FS Chapter 893.21 states that a person who renders aid to a person who is suffering from a life-threatening overdose on this drug will not face criminal charges. In any court case, the defendant can use this information if he/she was the rescuer. 

For special cases of involuntary or superficial possession, please review the following cases, as presented in Case 27.2 for a criminal jury:

  • Hamilton v. State, 732 So. 2d 493 (Fla. 2d DCA 1999)
  • Sanders v. State, 563 So. 2d 781 (Fla. 1st DCA 1990)

Some Notes about Cannabis in Florida: In 2014, the Florida Legislature passed laws governing the control of medical-grade cannabis (and related products with low-THC content). These plants must meet standards for manufacturing, possession, sales, distribution, and delivery networks described in Statute 381.986. Any case when a defendant needs to use cannabis for medical purposes (with an authorized doctors’ permission) and has a legal medical marijuana card will be granted special attention by the court. 

Registered medical marijuana patients (Florida residents) who have valid ID cards may use this information to their defense if they are charged with drug possession. 

Establishing a Defense in a Drug Crime Case for Fraudulent Procurement of a Controlled Substance

As outlined in Case 25.8 (similar to 25.2 and 25.7), failing to identify a controlled substance may also be considered a basis for defense in court. Remember that members of the court must not have any viable knowledge about the drug in question and must have proof that the defendant knew the drug was a product of deceptive practice and promotion. 

As outlined in Case 25.7, the Florida Legislature passed laws concerning medical cannabis (low-THC variety), which is completely excluded from the lineup of drugs listed in FS 893.02(3). In the event that a defendant is licensed to purchase and consume cannabis for medical purposes and a medical card for this purpose, the court will have special instructions.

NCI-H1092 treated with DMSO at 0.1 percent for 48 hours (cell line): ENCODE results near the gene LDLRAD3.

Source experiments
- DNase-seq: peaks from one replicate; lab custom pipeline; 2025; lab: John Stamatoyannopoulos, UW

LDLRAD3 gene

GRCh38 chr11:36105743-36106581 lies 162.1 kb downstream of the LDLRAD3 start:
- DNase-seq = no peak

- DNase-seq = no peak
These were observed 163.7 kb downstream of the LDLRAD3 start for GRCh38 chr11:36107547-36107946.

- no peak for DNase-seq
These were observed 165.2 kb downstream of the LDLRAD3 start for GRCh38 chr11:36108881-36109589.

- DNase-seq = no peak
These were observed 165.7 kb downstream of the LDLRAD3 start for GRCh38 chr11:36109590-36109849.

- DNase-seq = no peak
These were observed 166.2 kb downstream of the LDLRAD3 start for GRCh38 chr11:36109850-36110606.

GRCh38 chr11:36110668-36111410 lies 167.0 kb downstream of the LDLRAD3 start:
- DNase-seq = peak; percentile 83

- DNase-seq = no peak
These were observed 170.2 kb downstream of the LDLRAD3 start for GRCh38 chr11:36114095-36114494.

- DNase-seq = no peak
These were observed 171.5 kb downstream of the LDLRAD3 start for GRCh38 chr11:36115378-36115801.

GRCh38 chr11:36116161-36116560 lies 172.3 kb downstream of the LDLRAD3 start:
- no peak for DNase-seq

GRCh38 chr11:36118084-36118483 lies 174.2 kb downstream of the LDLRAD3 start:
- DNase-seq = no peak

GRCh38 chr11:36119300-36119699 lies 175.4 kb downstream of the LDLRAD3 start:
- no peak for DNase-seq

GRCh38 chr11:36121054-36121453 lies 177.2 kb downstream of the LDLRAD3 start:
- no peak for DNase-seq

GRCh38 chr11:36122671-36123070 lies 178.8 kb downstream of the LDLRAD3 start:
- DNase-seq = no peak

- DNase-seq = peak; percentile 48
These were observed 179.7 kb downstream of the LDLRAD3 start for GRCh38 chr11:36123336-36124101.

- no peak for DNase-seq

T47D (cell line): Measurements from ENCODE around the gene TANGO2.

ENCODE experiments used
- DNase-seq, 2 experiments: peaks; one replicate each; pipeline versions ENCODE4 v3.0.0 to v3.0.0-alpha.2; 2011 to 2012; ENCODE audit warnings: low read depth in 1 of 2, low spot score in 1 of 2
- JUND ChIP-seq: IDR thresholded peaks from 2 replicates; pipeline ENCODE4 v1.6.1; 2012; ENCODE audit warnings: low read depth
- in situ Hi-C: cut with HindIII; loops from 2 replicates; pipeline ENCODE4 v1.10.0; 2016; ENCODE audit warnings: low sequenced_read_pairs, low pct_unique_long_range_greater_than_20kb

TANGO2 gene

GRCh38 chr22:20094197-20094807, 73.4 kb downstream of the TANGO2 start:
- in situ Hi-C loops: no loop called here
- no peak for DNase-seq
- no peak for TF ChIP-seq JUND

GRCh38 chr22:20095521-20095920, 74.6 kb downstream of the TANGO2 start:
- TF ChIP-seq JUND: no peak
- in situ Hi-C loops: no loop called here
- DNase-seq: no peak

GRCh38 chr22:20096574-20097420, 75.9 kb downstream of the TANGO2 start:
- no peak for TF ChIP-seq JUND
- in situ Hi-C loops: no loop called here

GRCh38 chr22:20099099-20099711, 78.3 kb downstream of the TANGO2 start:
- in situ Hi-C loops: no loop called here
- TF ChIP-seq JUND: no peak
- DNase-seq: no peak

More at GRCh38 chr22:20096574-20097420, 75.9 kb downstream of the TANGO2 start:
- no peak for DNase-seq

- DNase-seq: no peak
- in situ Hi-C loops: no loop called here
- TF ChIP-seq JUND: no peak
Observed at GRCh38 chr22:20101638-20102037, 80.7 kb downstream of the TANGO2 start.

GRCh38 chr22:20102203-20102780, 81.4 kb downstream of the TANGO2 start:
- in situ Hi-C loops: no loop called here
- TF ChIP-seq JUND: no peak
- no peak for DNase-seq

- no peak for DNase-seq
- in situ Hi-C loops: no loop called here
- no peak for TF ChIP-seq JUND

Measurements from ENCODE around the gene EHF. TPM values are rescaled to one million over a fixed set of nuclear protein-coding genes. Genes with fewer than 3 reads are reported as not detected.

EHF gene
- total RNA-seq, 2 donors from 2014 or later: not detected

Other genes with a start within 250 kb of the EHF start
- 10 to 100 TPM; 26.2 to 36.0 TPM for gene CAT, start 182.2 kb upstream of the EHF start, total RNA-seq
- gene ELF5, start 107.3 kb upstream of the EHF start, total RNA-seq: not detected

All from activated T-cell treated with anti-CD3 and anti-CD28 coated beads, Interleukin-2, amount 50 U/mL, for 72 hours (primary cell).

Reviewing Penalties for Committing Drug Crimes in the State of Florida 

Reiterating Florida Statute Title XXXIII Chapter 499.02(1), any attempt to possess and/or sell drug of a harmful, toxic, or addictive nature and drugs that are new on the market will result in charges of 2nd-degree misdemeanor, which is punishable by a 60-day prison sentence and a $500 fine. 

Under Florida Statute Title XLVI Chapter 817.563, any attempt to possess and/or sell a controlled substance or a counterfeit controlled substance (as listed in Title XLVI Chapter 831.31) will result in one of two possible charges: 

  • Any attempt to sell or possess drugs listed in Chapter 893.01 (1-4) will result in charges of a 3rd-degree felony, which is punishable by a 5-year prison sentence and a fine that does not exceed $5,000. 
  • Any attempt to sell or possess drugs listed in Chapter 893.03(5) will result in charges of a 2nd-degree misdemeanor, which is punishable by a 60-day prison sentence and a fine that does not exceed $500. 

As dictated by Florida Statute Title XLVI, Chapter 817.564 (1), an individual who attempts to possess and/or sell imitation controlled substances will also face subsequent charges of a 3rd-degree felony, resulting in a $5,000 fine and a prison sentence that does not exceed 5 years. 

Review These Resources for Additional Details about Drug Crimes in Florida 

FS Chapter 499.03 – Sale and Possession of Drugs

FS Chapter 817.563 – Sale and Possession of Controlled Substances

FS Chapter 831.31 – Counterfeit Substances 

FS Chapter 893.03 – Schedules for different types of drugs 

Contact an Attorney from Musca Law for a Solid Defense for Drug Crimes!

Here at Musca, our team of attorneys have years of experience dealing with drug crime cases across the state of Florida, which makes us uniquely qualified to handle your case. We are ready to defend the rights of our clients who are facing charges for one or more of these serious offenses. When you get in touch with us, we can guarantee that your rights will be respected during the entire negotiation process, and that you will be protected from manipulative tactics and unjust charges made against you. Don’t hesitate to contact our Naples office today at (239) 793-5297 to schedule a free, no-obligation initial case consultation with one of our experienced attorneys.